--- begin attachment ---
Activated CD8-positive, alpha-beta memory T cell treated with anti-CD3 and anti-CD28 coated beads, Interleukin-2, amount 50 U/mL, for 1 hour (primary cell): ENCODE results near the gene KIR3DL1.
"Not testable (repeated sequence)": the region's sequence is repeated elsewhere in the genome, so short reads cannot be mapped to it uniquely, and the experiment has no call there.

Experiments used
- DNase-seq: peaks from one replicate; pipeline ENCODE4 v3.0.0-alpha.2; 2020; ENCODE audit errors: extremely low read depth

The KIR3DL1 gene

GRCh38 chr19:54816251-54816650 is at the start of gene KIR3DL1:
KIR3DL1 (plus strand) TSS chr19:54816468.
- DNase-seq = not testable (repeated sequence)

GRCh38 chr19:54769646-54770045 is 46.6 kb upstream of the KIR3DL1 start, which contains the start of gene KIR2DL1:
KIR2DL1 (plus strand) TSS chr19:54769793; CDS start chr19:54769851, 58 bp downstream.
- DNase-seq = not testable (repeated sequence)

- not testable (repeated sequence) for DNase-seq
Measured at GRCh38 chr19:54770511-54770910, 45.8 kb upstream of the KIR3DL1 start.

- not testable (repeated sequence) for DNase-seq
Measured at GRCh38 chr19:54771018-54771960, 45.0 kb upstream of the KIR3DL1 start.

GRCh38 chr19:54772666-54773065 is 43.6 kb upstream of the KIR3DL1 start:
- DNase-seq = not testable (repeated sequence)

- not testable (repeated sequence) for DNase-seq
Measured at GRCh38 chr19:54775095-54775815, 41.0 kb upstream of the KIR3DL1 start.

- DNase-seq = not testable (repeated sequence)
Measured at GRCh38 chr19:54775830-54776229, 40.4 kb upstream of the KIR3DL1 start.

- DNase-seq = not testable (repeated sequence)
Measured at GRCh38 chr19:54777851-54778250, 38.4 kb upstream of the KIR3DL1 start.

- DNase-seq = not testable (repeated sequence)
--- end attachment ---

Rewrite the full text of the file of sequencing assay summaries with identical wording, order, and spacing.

Activated CD8-positive, alpha-beta memory T cell treated with anti-CD3 and anti-CD28 coated beads, Interleukin-2, amount 50 U/mL, for 1 hour (primary cell): ENCODE results near the gene KIR3DL1.
"Not testable (repeated sequence)": the region's sequence is repeated elsewhere in the genome, so short reads cannot be mapped to it uniquely, and the experiment has no call there.

Experiments used
- DNase-seq: peaks from one replicate; pipeline ENCODE4 v3.0.0-alpha.2; 2020; ENCODE audit errors: extremely low read depth

The KIR3DL1 gene

GRCh38 chr19:54816251-54816650 is at the start of gene KIR3DL1:
KIR3DL1 (plus strand) TSS chr19:54816468.
- DNase-seq = not testable (repeated sequence)

GRCh38 chr19:54769646-54770045 is 46.6 kb upstream of the KIR3DL1 start, which contains the start of gene KIR2DL1:
KIR2DL1 (plus strand) TSS chr19:54769793; CDS start chr19:54769851, 58 bp downstream.
- DNase-seq = not testable (repeated sequence)

- not testable (repeated sequence) for DNase-seq
Measured at GRCh38 chr19:54770511-54770910, 45.8 kb upstream of the KIR3DL1 start.

- not testable (repeated sequence) for DNase-seq
Measured at GRCh38 chr19:54771018-54771960, 45.0 kb upstream of the KIR3DL1 start.

GRCh38 chr19:54772666-54773065 is 43.6 kb upstream of the KIR3DL1 start:
- DNase-seq = not testable (repeated sequence)

- not testable (repeated sequence) for DNase-seq
Measured at GRCh38 chr19:54775095-54775815, 41.0 kb upstream of the KIR3DL1 start.

- DNase-seq = not testable (repeated sequence)
Measured at GRCh38 chr19:54775830-54776229, 40.4 kb upstream of the KIR3DL1 start.

- DNase-seq = not testable (repeated sequence)
Measured at GRCh38 chr19:54777851-54778250, 38.4 kb upstream of the KIR3DL1 start.

- DNase-seq = not testable (repeated sequence)